28. Yep, Google have their grip on the ether – now its the physical world, then the whole galaxy!! In all seriousness, they are certainly not resting on their laurels. They know that the minute they think they have everyone beat, they’ll be falling by the way side. Ambitious and innovative – let’s juts hope they continue to play fair.

  29. Hi Jon,

    It is unusual to see something like this patent from a company that we believe is focused primarily on search, and it is innovative. It will be interesting to see if they do move forward, and set up a data center like this.

  30. Hi Nathan,

    How these floating data centers might be connected to the Web isn’t one of the details covered in the patent filing itself. I’m not sure that it’s an impediment to how one of these systems might work, though.

  31. What a great idea. It would save money and be more environmentally friendly. The only issue I can see is the high maintenance when something goes wrong. As we are seeing now with the BP oil rig, large structures out at sea can be very prone to destruction!

    Also, can you really picture Google’s engineers with their skateboards and baggy pants working in an oil-rig style environment? ;)

  32. Hi Sarah,

    It looks like these floating datacenters may actually be set near a coastline rather than miles off land.

    I can imagine someone on a Google Segway or skateboard on one of these, but I was thinking they would probably look more like cargo ships than oil rigs. Google has a patent filed for datacenters in cargo containers, so a cargo ship might be a better fit.

  33. Hadn’t heard of this but it sounds like a great eco way to move forward.

    Here in Swansea we’re still waiting for the water barrage project to go ahead which will be incredible investment in the area as well as the environment with the barrage producing something like 15% of Wales energy.

    I hope Google succeeds with their idea.

  34. Bill, as always reading your blog is a trip! Or a voyage rather :) Not sure how or if this will be affected by more recent events in the Gulf of Mexico – but the advantages are pretty clear-cut.

  35. Hi Steve,

    Swansea looks like a beautiful place, and it’s great to see them trying out something that sounds pretty innovative to produce electricity.

    Google’s water-based data centers is also a pretty innovative approach. I hope they succeed with it as well.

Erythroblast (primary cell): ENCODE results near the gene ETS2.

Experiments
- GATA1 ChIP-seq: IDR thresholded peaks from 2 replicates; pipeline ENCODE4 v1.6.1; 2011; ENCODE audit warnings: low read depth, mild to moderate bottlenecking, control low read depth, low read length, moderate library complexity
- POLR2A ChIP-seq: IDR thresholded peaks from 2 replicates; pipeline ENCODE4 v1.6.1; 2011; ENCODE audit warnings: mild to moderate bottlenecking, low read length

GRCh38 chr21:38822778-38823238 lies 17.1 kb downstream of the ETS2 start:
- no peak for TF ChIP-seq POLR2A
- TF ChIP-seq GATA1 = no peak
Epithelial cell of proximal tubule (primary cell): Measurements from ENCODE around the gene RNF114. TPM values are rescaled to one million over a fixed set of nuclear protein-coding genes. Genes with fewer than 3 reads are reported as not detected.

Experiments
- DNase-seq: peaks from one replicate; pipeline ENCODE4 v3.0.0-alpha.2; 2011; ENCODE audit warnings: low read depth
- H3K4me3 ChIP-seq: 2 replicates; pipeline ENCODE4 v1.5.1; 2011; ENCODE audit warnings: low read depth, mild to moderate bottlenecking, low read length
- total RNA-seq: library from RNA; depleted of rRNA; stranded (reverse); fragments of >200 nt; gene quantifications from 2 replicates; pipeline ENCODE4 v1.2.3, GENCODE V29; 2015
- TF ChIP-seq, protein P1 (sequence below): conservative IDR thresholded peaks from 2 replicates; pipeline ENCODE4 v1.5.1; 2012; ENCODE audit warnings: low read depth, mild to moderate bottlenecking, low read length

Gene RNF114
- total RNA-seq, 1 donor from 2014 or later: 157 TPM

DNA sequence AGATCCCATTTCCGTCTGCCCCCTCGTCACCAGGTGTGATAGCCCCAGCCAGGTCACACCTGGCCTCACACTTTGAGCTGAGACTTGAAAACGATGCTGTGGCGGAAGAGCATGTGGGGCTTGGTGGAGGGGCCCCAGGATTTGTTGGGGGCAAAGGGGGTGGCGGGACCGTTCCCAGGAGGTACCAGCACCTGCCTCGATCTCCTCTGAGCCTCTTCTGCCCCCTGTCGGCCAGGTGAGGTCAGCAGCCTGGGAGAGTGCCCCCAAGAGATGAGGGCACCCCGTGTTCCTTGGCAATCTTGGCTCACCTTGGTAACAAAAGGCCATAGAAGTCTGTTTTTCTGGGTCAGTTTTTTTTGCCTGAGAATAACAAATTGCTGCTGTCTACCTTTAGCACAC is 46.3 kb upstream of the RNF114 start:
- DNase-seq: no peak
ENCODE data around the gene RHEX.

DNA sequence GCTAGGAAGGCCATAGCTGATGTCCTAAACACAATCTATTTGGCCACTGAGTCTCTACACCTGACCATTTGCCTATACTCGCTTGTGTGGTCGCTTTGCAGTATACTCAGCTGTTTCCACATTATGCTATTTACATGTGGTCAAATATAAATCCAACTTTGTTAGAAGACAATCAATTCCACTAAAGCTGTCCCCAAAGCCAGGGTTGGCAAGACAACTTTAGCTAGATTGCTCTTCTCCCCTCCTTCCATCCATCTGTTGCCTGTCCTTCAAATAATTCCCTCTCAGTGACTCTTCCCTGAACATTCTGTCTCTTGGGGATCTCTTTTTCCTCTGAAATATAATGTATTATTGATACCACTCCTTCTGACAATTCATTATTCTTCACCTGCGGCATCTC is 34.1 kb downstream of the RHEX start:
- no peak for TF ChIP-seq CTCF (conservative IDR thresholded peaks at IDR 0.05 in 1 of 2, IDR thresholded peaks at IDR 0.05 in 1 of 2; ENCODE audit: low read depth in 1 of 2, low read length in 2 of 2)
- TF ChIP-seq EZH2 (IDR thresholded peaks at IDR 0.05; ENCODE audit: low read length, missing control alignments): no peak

36. Hi Matthew,

    Thanks. I’m hoping that the oil spill in the Gulf doesn’t impact this ideal from Google negatively. I think there’s much less of a potential for environmental harm from a floating data center than from an oil drilling operation. If anything, it seems that a water based system like this might be an energy saver.

  37. They are also now getting involved in a 350-mile underwater electric cable off the U.S. East Coast that could form the backbone of a grid carrying power from future offshore wind turbines.

  38. Hi Web Design Dundee,

    I’ve been reading about the cable, and think that it’s a great idea. Been thinking about writing a blog post, exploring some of the things that Google is doing from an energy savings stance, and I’ve collected a few resources on the topic. Interesting to see them branch off like this.

  39. I love these kind of wacky ideas, then in 10-15 years all of a sudden they’re not so wacky and are an integral part of our lives. I wish they would bring back Tomorrows World, I used to love all the tech on that show. Instead now we have Strictly Come Dancing, talk about the BBC dumbing down, tragic!!

    Anyway back on topic, I think they could do this in terms of power and cooling but that’s gonna need some pretty strong wifi to work, plus is it really needed?

  40. Hi Andrew,

    I’d love to see more educational and technology related shows on television, too.

    I don’t know if wifi is going to be needed. Google is working on helping finance projects like the Atlantic Wind Connection (see: http://www.washingtonpost.com/wp-dyn/content/article/2010/10/12/AR2010101202271.html) which would help lay out an electrical grid for wind power projects along the eastern coast of the United States. I would imagine that such a system could include internet access to help monitor and run those wind turbines, and might include enough bandwidth for a data center or two to run as well. I could see Google working to build systems like this in other places as well.

  41. Fascinating stuff. I envisage a mine field like structure accross the Eastern Sea Board.

    It’s about time we went large scale on using the sea and wind for energy, if Google are lending their financial weight to it then good things could happen. Here’s hoping!

  42. Hi Andrew.

    Fingers crossed. I know that Delaware has been looking at wind turbines located a number of miles offshore for a few years. The electrical grid that the Atlantic Wind Connection would bring would make their project a lot more feasible. Having Google get involved helps too. Fingers crossed.

  43. This should have come about many years ago. Apparently 60% of the uk could have been powered by wind power alone! If it wasn’t for the oil companies, with their hidden agendas claiming that wind power is too expensive it would be a reality today. They won’t be saying this when we are paying the price for the over use of fossil fuels.

  44. I think the data transfers would not constitute a problem, since these floating datacenters would propably be anchored close to coast anyway, so a relatively short fiber-optic cable would take care of that. A far bigger problem would be storms. Regular cargon ships are mobile and can avoid huge storms, but would the data centers be required to abandon their power sources and head for shore, and how wold that affect data transmission?

  45. Hi Mark,

    The patent does mention things that might cause these floating data centers to move from one place to another. Getting away from storms definitely may provide some incentive to relocate. The patent also mentions some reasons to move closer to some areas too, such as major events like championship games.